Nov. 24, 1943 to Oct. 14, 2020
Kuniwo Nakamura was president of Palau from 1993 to 2001.
Although he told Guam Business Magazine in April 2000, “I spent too much time in politics,” which at that point was 31 years, his presidency will be remembered as a time when an abundance of infrastructure was built or begun – to include the $149 million Compact Road, the rebuilt Koror-Babeldaob bridge. Palau’s capitol in Melekeok was already in planning.
Nakamura saw the electrification of Palau completed; running water became available 24 hours a day, and telephones connected Palau to the outreaches of the world during his presidency.
While the Palau Pacific Resort opened in 1984, and the Palasia Hotel Palau in 1998, the president was confident that infrastructure development he had overseen would bring further economic progress to Palau.
“I can see it astronomically evolve. You will see tourist developments,” he said in 2000.
Indeed, the Palau Royal Resort opened in 2005, followed by a list of other resorts and tourist attractions.
Nakamura’s expertise was in the shipping industry as a major stockholder in Belau Transfer and Terminal Co. and Western Pacific Shipping. He also variously owned a construction company, a service station, a laundromat, a beauty shop and a fish market.
He told the magazine in 2000 that part of his credo was, “Never be afraid to try something different,” and he would later venture into hotel ownership himself, in Malakal.
Born in Pelilieu, Kuniwo Nakamura was the son of a Japanese shipbuilder and a Palauan mother. He attended Tumon High School in Guam, where his classmates included former governor Joseph F. Ada and entertainer Jimmy “Dee” D. Flores.
He hosted 20 Class of 1963 classmates from Guam and Saipan in 1995, with a trip to the Rock Islands.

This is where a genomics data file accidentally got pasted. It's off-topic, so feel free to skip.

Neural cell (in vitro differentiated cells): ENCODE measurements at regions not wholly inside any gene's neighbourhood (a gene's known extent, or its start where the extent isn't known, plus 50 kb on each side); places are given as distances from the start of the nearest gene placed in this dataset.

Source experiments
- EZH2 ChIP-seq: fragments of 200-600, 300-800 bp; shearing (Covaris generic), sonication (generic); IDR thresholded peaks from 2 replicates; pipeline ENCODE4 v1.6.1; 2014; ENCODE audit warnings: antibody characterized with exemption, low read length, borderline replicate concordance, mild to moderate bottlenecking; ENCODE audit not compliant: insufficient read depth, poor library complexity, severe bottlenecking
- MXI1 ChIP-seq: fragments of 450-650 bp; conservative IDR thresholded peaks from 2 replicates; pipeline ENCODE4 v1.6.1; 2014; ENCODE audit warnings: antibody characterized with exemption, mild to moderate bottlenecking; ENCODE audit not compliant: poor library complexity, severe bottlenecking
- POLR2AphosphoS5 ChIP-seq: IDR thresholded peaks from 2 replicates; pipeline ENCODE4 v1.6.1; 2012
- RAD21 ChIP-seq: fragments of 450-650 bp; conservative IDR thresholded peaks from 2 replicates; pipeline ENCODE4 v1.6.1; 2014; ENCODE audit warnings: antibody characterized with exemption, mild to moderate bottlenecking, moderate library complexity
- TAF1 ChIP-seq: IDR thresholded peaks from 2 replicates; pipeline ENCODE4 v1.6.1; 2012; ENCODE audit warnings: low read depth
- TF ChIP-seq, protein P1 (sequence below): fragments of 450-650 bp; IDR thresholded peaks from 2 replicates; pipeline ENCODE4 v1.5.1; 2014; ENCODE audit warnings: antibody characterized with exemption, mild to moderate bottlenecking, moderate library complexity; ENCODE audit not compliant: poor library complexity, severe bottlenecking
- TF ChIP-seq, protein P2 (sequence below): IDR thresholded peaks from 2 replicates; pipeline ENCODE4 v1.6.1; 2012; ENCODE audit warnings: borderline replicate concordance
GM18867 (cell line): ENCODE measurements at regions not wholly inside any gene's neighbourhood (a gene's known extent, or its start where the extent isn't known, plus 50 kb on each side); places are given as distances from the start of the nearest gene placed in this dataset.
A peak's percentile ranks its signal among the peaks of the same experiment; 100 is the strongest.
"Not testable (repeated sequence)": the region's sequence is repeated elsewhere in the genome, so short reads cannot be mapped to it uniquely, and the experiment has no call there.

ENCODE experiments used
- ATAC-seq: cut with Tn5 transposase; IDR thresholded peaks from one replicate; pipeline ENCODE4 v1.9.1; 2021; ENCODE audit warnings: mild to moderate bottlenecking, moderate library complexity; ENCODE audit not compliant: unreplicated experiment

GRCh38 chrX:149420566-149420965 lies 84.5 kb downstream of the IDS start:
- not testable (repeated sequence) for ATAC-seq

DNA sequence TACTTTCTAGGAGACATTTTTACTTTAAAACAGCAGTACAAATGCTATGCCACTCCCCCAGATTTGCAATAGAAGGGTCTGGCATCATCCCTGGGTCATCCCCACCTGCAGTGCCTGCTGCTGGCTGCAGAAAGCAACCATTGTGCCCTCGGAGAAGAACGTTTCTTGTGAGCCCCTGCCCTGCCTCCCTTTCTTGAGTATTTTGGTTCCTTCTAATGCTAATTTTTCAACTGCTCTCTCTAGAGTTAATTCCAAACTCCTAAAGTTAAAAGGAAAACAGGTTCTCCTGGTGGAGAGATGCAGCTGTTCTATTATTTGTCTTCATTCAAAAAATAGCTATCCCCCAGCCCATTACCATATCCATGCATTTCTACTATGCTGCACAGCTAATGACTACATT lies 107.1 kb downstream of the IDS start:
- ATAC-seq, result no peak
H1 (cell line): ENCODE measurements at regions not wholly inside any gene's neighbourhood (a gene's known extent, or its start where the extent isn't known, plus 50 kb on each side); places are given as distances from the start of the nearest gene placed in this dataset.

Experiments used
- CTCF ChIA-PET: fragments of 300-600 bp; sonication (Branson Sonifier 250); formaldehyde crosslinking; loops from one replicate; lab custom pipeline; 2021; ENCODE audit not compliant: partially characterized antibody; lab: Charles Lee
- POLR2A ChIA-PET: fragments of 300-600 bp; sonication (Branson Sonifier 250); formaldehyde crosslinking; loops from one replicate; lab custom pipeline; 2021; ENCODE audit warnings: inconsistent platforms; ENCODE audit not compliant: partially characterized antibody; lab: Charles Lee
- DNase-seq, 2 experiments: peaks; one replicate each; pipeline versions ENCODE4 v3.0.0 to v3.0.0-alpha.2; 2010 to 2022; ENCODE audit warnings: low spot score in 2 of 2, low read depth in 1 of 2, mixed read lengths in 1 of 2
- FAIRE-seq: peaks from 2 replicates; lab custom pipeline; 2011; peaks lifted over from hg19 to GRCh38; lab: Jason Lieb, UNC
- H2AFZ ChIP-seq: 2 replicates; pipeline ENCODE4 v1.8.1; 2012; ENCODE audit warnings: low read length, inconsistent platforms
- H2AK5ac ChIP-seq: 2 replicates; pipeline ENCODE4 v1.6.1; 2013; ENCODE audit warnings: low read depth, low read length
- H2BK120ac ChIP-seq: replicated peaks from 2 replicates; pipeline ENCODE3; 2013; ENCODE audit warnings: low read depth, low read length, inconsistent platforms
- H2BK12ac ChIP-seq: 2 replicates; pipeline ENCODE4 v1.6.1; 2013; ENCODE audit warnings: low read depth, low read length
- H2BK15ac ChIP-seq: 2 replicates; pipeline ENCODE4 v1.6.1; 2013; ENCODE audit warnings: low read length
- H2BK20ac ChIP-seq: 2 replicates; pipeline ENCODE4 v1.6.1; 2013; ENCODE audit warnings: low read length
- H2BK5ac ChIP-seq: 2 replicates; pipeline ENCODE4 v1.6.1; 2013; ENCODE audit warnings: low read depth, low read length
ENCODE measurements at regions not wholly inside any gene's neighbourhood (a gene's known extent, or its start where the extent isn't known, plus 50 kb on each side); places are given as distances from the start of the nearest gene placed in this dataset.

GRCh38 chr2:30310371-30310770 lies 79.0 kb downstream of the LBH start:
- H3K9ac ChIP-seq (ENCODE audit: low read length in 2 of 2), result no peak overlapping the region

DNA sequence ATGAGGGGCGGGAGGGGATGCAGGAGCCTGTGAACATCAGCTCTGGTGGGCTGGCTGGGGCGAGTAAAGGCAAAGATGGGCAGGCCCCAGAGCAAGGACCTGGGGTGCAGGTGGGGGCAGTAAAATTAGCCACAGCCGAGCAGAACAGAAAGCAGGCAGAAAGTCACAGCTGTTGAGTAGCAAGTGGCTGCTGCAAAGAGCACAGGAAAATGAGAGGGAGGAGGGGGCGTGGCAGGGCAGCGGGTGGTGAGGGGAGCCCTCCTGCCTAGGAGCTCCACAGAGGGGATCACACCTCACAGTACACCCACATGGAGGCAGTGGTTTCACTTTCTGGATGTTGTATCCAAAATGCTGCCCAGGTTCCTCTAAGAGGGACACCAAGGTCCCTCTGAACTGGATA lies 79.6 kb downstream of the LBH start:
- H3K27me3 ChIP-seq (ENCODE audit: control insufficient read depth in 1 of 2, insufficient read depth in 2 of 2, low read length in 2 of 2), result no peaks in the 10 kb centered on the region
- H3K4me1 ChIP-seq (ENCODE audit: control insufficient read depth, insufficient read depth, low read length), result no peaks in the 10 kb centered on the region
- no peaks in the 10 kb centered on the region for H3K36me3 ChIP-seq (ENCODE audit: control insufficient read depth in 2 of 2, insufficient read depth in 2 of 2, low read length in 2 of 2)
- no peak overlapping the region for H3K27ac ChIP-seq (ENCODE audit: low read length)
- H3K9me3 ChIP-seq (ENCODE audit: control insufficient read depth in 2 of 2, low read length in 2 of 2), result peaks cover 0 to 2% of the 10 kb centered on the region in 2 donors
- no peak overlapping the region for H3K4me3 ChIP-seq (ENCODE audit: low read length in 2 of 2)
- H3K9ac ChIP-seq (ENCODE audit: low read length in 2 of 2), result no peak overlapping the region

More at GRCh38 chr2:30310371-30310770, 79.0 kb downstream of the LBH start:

Nakamura graduated from the University of Hawaii in 1967 with a bachelor’s in economics. After a stint as a teacher, Nakamura served as an economist in Saipan and later Yap for the Trust Territory of the Pacific Islands.
In 1975 he entered the Congress of Micronesia where he was chairman of the Appropriations Committee of the House of Representatives.
A regional approach is important, he said in 2000. “Even for a small region like Micronesia, we need to know each other better. The degree of interdependence is becoming critical.”
His wide contacts and enjoyment of working in the Congress served him well to continue in politics.
Following the dissolution of the Congress in 1978, Nakamura returned to Palau as a member of the 6th Palau Legislature. He represented Koror as a delegate to the 1978 Palau Constitutional Convention.
After serving two terms in the Palau National Congress as a senator he was elected vice president in 1989.
Kuniwo Nakamura is survived by former first lady Elong Nakamura, and daughters, Carolyn Takada, Jill Eryiyar and Sherry Nastacio. mbj